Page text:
My ‘Underdogs’ diary: Rough beauty of the GAA trial
The Irish Times’ Eamon Donoghue features in TG4’s new GAA series ‘Underdogs’
Padraig Pearses player and Irish Times journalist Eamonn Donoghue in action in the Roscommon Senior Football Championship Final in 2016. Photograph: Dan Sheridan/Inpho
TG4's Underdogs series follows the journey of some of the best club players from around the country as they prepare to take on a county team. To be eligible players (over 18) must have never previously played intercounty senior championship football. It begins at 9.30pm on Thursday . . .
This Thursday the first episode of TG4’s Underdogs series kicks off with a trial. As all GAA seasons should do.
A few days before that very first trial I met an old DCU freshers team-mate at a bus stop. He’d been a regular on our All-Ireland winning team seven years ago, and the Sigerson team, and had played county underage. I was shocked when he told me he’d never since got a sniff of making his county’s senior panel. His club have really struggled, and there’s no trials anymore, he explained. It’s a tale I’d hear on repeat over the coming weeks as my Underdogs journey began.
For this particular player, the TV requirements of the show were enough to put him off putting his hand up. And even for a journalist, as brilliant as the experience has been, it certainly did take getting used to practically everything you do being on camera. It’s not for everyone and there’ll be a few cringey moments watching back no doubt. They’ll be well worth it though.
The first episode shows us battling to stand out and make the initial squad – in Celbridge, Trim and then Abbotstown. It’s there we were each put in front of the selectors to await a yes or no.
Like any trial, you’re putting yourself out there to make it, or not. Only in this particular trial, not making it is captured on TV. I take my hat off to those who were cut because it took bottle to apply. It’s a huge footballing opportunity and a great experience, and loads will be watching thinking I’d have liked to, but these showed up.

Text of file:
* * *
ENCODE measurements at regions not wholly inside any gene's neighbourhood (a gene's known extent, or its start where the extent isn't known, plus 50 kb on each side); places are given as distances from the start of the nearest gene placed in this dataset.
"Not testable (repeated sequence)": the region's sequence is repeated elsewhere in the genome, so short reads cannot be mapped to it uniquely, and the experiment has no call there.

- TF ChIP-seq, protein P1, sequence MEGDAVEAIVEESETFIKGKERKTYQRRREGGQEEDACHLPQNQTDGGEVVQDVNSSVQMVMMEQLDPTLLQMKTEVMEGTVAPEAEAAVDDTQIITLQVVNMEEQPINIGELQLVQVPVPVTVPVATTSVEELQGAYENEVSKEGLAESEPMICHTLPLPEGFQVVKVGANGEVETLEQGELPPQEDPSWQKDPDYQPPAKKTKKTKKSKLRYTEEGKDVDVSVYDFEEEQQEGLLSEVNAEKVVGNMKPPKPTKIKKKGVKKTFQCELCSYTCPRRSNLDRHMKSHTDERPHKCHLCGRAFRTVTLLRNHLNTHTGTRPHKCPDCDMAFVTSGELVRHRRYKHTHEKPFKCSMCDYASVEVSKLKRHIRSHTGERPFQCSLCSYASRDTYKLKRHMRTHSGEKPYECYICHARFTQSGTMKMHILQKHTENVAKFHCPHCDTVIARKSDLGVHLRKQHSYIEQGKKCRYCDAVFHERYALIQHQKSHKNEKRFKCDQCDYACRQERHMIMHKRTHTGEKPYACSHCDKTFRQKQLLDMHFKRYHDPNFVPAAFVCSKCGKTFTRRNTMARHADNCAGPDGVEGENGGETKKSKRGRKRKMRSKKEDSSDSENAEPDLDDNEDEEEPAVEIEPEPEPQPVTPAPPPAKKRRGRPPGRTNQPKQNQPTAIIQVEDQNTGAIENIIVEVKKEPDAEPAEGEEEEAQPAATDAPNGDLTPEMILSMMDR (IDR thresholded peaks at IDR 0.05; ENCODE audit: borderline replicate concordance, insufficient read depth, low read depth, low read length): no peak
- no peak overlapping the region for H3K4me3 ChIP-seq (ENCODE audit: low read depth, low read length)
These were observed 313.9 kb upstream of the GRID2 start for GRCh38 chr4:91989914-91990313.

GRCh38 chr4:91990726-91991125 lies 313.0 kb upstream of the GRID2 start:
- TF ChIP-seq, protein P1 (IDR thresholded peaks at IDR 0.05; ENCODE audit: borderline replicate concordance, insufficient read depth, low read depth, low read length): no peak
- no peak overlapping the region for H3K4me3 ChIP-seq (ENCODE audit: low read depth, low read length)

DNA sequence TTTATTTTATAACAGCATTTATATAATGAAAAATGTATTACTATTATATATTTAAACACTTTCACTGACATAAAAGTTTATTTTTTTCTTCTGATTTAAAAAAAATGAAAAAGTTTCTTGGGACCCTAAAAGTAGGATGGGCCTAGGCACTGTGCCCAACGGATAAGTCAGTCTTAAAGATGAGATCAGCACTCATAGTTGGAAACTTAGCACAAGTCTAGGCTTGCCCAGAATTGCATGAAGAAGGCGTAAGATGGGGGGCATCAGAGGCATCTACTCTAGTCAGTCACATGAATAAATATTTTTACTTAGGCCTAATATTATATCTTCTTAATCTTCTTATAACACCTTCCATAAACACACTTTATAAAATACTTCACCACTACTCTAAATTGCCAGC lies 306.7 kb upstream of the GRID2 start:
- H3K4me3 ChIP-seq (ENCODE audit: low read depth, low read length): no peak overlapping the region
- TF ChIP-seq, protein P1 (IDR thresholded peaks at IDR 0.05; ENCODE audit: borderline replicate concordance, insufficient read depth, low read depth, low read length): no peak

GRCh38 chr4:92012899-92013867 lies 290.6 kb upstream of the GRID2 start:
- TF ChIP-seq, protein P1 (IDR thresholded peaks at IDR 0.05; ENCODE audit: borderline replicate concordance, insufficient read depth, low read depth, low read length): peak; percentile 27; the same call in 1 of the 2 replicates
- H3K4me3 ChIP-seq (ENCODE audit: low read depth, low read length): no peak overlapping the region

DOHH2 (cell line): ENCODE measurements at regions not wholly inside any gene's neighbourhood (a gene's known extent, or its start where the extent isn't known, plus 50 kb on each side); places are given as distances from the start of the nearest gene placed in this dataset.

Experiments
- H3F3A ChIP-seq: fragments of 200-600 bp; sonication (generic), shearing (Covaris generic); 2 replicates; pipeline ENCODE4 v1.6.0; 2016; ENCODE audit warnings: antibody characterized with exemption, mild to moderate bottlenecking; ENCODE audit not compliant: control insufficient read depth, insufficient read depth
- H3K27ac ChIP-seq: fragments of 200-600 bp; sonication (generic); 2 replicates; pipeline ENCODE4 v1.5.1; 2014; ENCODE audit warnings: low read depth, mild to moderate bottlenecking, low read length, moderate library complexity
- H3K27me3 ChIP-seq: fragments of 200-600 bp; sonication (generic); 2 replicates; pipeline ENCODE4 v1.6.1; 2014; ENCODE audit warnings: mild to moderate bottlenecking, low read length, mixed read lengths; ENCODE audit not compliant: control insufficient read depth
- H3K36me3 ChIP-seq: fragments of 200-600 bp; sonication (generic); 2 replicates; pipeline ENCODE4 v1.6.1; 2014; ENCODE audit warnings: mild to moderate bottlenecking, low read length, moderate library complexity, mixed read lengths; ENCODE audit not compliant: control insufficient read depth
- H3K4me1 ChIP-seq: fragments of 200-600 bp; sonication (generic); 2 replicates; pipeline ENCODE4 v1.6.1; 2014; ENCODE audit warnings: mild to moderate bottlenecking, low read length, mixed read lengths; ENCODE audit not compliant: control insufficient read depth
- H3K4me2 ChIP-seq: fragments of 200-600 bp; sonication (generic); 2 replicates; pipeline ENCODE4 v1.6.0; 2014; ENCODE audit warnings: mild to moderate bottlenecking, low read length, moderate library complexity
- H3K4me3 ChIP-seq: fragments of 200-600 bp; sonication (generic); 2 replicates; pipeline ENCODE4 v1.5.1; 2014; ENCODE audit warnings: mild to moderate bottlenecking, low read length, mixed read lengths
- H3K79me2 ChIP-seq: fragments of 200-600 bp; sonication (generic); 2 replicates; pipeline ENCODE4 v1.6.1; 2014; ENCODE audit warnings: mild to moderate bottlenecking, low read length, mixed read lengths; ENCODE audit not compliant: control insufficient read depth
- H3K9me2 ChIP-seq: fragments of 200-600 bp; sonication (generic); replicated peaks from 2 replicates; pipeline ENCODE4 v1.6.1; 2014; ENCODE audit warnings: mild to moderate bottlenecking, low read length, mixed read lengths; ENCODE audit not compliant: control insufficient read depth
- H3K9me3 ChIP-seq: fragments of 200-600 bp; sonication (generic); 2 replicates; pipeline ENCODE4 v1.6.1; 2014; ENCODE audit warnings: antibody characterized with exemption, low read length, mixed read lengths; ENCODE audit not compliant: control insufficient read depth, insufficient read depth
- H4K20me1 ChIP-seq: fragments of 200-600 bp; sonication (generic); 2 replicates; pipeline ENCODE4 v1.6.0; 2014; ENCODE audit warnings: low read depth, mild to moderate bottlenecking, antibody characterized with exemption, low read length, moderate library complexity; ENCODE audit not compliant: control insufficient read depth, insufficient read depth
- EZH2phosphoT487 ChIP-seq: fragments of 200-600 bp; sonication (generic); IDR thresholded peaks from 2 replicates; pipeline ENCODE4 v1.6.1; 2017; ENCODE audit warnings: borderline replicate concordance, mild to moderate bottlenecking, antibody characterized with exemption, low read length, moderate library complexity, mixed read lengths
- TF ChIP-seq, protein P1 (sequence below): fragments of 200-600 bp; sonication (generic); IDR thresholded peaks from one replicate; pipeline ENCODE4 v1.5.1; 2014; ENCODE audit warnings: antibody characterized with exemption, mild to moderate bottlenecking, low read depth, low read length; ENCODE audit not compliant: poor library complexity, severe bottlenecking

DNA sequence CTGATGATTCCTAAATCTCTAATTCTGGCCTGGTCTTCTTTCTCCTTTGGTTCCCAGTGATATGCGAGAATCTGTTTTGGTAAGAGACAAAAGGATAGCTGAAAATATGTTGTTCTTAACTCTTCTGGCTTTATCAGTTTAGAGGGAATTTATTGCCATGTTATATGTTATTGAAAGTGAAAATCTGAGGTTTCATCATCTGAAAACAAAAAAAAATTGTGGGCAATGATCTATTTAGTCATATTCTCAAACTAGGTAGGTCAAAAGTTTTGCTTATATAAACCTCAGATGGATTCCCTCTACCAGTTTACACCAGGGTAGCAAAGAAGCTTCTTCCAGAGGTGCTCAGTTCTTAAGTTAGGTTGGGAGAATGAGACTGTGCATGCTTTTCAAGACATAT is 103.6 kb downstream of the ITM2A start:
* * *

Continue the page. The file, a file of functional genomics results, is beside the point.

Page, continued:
It’s a rough business, but isn’t it sad that trials now seem to be a thing of the past at senior level?
Pat Gilroy bucked the trend this year and held a number of trials for the Dublin hurlers, any no-shows was an indication of a lack of interest. And what better way of testing a lad than creating a pressure situation against players of a similar standing. Which isn’t always the case at club level. And so the trials allowed us all an equal opportunity to show our best and lay down an early marker.
Mulcahy has won no fewer than 10 All-Ireland medals with Cork, and having only recently retired she is in tune with the modern game. Her focus is on the skills and finer details and she’s always willing to offer feedback.
Silke is an All-Ireland-winning captain, with Galway in 1998, and he’s a massively positive individual. A great example for us players to have of a team leader – one who ended a 32-year wait for Sam Maguire in his own county – and can hopefully help get the best out of our bunch too.
While working with Kerry’s three-time All Star Paul Galvin is one of the highlights of the series for me. He has a rare ability to make his point and the game in general seem so simple. His love for the ball is infectious, and to a man the squad hangs on his every word.
Most importantly, as everyone will see over the next few weeks, all three are ego-free and honest. They genuinely seem to want to create a fair and competitive environment for every player and the team to reach their potential. And when you’ve got that, everything else is a by-product.
There are some really talented players involved too, and played early morning on some of the hottest days of the summer, the trials were competitive. There's lads who've played for their county junior teams, played at the various underage grades, or have even featured in the national football league but never quite got the nod to play senior championship. Fantastic players and many fantastic characters too – and some of them have their own important stories to tell.
From Kerry, Dublin, Mayo, Galway, Derry, all over. The mix of counties is one of the funniest dynamics of it all – a team of lads from such a range of different places, with different backgrounds, accents, and banter – but all sharing the same addiction for that shiny O’Neills. The WhatsApp is not for the fainthearted I tell ya.
In realtime we’re a few camps in and none of us have a clue what’s going to be shown on Thursday’s show. But like 14 years ago, when the programme's most famous son Kieran Donaghy first made his name, we’ll be watching. Just this time very oddly watching ourselves.